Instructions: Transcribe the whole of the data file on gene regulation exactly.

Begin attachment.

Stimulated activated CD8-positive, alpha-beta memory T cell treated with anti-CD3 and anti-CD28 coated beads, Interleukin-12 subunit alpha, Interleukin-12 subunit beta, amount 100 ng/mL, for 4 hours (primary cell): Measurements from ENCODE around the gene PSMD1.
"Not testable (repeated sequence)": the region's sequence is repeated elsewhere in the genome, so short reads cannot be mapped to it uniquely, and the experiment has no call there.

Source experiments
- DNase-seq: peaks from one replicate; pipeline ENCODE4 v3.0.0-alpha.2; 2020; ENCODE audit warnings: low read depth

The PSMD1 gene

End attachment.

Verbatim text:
Stimulated activated CD8-positive, alpha-beta memory T cell treated with anti-CD3 and anti-CD28 coated beads, Interleukin-12 subunit alpha, Interleukin-12 subunit beta, amount 100 ng/mL, for 4 hours (primary cell): Measurements from ENCODE around the gene PSMD1.
"Not testable (repeated sequence)": the region's sequence is repeated elsewhere in the genome, so short reads cannot be mapped to it uniquely, and the experiment has no call there.

Source experiments
- DNase-seq: peaks from one replicate; pipeline ENCODE4 v3.0.0-alpha.2; 2020; ENCODE audit warnings: low read depth

The PSMD1 gene